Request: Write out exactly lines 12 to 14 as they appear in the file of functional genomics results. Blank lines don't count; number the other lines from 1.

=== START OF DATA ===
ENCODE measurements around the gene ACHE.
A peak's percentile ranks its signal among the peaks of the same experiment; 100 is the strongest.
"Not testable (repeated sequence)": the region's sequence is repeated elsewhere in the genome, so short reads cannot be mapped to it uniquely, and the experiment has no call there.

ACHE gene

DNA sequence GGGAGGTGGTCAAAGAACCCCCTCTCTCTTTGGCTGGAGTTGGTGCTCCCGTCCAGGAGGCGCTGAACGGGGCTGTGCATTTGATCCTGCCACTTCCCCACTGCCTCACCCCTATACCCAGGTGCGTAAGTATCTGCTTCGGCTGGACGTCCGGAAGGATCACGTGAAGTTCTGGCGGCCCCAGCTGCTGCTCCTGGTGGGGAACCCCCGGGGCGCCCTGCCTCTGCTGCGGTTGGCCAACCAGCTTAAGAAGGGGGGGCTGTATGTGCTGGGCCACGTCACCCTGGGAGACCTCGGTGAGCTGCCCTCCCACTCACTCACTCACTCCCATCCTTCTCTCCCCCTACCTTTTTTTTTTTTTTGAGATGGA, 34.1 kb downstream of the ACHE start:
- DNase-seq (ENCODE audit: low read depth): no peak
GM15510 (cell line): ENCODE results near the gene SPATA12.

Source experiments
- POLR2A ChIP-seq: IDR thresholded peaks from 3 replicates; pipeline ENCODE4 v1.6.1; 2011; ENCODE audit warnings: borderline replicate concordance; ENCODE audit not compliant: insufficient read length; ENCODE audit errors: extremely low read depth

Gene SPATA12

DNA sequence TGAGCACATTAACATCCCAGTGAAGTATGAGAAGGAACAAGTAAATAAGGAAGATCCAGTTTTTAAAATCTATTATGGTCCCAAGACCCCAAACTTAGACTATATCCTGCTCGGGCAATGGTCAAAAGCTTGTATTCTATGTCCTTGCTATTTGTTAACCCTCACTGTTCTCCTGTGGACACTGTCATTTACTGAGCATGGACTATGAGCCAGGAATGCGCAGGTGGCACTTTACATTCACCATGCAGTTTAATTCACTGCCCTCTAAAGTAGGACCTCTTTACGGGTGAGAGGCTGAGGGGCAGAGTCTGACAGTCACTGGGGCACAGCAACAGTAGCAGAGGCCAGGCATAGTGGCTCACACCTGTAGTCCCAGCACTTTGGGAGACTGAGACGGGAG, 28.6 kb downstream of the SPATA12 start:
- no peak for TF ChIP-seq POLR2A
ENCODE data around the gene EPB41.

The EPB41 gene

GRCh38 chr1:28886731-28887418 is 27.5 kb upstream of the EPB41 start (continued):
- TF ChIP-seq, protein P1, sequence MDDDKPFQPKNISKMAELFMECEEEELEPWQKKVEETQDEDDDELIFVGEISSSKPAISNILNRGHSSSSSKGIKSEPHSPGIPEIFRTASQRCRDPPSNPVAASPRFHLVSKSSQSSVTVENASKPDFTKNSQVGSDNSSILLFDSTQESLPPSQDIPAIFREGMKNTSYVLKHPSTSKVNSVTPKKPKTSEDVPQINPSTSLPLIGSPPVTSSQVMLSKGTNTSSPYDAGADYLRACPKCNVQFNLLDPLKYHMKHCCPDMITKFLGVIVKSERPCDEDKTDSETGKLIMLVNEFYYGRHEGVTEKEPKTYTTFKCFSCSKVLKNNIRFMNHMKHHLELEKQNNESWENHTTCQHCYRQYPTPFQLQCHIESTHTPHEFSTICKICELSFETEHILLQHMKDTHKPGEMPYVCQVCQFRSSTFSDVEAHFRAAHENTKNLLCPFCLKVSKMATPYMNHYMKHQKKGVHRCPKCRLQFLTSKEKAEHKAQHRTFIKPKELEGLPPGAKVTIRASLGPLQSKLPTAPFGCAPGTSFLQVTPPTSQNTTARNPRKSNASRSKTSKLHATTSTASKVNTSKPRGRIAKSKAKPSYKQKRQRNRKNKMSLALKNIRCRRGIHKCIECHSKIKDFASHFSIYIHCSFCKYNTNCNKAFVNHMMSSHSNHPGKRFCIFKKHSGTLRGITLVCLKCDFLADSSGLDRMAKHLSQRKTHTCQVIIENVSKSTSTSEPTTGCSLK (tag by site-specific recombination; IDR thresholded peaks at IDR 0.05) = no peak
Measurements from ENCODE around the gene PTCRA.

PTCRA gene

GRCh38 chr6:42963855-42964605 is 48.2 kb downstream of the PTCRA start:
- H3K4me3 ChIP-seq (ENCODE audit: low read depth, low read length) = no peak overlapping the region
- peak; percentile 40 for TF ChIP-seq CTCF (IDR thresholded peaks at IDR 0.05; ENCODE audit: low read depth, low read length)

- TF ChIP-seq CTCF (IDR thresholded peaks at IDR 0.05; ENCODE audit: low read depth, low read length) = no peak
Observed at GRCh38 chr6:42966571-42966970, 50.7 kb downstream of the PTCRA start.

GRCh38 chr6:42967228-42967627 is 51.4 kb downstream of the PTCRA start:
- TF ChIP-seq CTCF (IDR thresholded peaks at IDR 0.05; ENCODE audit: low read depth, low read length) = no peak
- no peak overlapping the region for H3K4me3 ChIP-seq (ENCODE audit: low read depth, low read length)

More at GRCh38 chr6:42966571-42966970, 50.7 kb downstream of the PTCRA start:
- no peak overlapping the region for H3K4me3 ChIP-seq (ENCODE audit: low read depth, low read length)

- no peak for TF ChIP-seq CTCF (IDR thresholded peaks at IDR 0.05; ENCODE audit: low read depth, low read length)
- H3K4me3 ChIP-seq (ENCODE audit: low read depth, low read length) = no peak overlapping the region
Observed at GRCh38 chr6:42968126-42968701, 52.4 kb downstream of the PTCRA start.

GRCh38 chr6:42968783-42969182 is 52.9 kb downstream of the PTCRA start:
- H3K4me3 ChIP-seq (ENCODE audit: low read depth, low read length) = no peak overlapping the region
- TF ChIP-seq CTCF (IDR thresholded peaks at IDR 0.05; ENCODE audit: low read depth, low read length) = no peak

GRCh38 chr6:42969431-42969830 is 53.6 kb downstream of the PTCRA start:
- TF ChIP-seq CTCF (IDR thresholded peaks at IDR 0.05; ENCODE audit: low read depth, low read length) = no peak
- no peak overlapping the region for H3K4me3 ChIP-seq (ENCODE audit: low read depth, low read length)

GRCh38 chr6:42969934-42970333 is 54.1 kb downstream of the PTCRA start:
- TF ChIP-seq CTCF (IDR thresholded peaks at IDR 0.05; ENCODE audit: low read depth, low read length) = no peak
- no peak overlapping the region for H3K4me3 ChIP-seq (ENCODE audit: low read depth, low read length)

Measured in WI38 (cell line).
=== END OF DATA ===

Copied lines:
- no peak for TF ChIP-seq POLR2A
ENCODE data around the gene EPB41.

The EPB41 gene